“The stories you tell yourself about your life, and what you focus on, forms your tailored view of the world” – Tim Denning
3. We decide which stories we believe – stories are a choice
No story that you hear is true or false. Every story matches the truth that you give it. This simple decision of whether you are going to make a story true of false is up to you. It could be seen as nothing more than a flip of a coin.
This 50/50 chance determines whether you win the lottery of life or end up broke and alone. Choose to putyour energy and your trust behind the stories that lift you up and give you spine tingling moments.
Spend time with people that have stories which inspire you. Use stories as part of your education and seek out the high-achievers in each field to tell you their stories from their perspective. Mold the perspective of winners into your story.
Before you forget, though, use these stories and the new beliefs you have got from them to inspire others who haven’t discovered your wisdom yet. Don’t be selfish and share your stories.
“Stories are one of the best currencies you have”
4. Your limitations are connected to your stories
One of my perceived limitations currently is public speaking. This limitation comes from a broken belief that somehow I can speak fine in front of fifty people but put me in front of two hundred and I can’t. Why is that?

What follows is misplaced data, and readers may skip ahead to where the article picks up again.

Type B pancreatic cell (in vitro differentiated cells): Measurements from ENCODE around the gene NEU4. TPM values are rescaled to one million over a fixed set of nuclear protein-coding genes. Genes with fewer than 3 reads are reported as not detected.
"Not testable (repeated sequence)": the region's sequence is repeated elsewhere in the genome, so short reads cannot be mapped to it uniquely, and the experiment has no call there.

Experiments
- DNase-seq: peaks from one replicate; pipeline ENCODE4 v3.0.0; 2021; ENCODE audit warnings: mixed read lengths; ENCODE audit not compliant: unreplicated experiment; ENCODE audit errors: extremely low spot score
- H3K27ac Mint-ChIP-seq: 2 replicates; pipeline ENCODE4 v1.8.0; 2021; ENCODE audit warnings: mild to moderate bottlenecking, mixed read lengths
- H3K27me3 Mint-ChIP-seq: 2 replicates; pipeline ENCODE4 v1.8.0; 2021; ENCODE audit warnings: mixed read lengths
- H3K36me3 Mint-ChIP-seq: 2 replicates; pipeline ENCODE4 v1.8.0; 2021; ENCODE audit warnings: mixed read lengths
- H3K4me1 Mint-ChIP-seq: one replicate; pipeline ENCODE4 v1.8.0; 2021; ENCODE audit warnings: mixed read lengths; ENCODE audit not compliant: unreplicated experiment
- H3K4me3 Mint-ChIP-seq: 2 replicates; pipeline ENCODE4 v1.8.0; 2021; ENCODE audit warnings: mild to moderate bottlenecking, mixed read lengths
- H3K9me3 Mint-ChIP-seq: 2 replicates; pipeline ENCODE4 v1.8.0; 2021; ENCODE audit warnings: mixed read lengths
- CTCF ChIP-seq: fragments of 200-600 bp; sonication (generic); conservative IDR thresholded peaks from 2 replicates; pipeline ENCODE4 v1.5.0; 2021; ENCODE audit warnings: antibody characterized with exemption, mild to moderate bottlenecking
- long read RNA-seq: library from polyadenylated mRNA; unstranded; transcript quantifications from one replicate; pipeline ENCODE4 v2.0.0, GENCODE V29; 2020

The only difference between the two numbers is a few extra people. How can a few more bodies in a room stop you from spreading your inspiring message? It can’t. After a lot of study, I now know that this dilemma is caused by a repetitive story in my head that says I am unable to do it.
Any skill can be acquired, and our brain is malleable no matter how old we are. The way to fix a limitation in your life is to change your story. Like the editor of a movie, you have to get into the heart of this BS story and edit out the disempowering parts. Then, replace these parts with stories that confirm that you can do the perceived limitation.
Now when I speak publicly I tell myself the following chapters of a new story:
– What I have to say is inspiring and valuable
– People think I am good at it when I practice
– The more I practice, the better I become
– I was made to do this
Through this simple flip in my story, I’m well on the way to overcoming this limitation. Your story about your limitations is tied to your goals. Unless you create new stories or rewrite the old one’s, you’ll be stuck with the results of the past.
“If you consistently whack yourself over the head with stories of times when you failed then your brain will default to its comfortable state of indecision and doing nothing”
It’s easy to do nothing, and it’s hard to grow as a person without any effort or energy.
For a period of twenty-four hours I want you to write down all the stories you tell yourself. At the end of the twenty-four hours have a look at them all and read them back to yourself. Ask yourself the question, are these stories moving me forward or holding me back. You’re already smart and more powerful than you think – trust me.
Written by Tim Denning Tim Denning is a former entrepreneur turned intrapreneur, working daily with fast-moving tech companies. He is passionate about what makes startups successful and is a thought leader/ game changer via the use of social media. Tim uses personal development and success as a platform for greatness. You can connect with Tim through his website www.timdenning.net or through his Facebook and Twitter. Originally published on Addicted2Success.com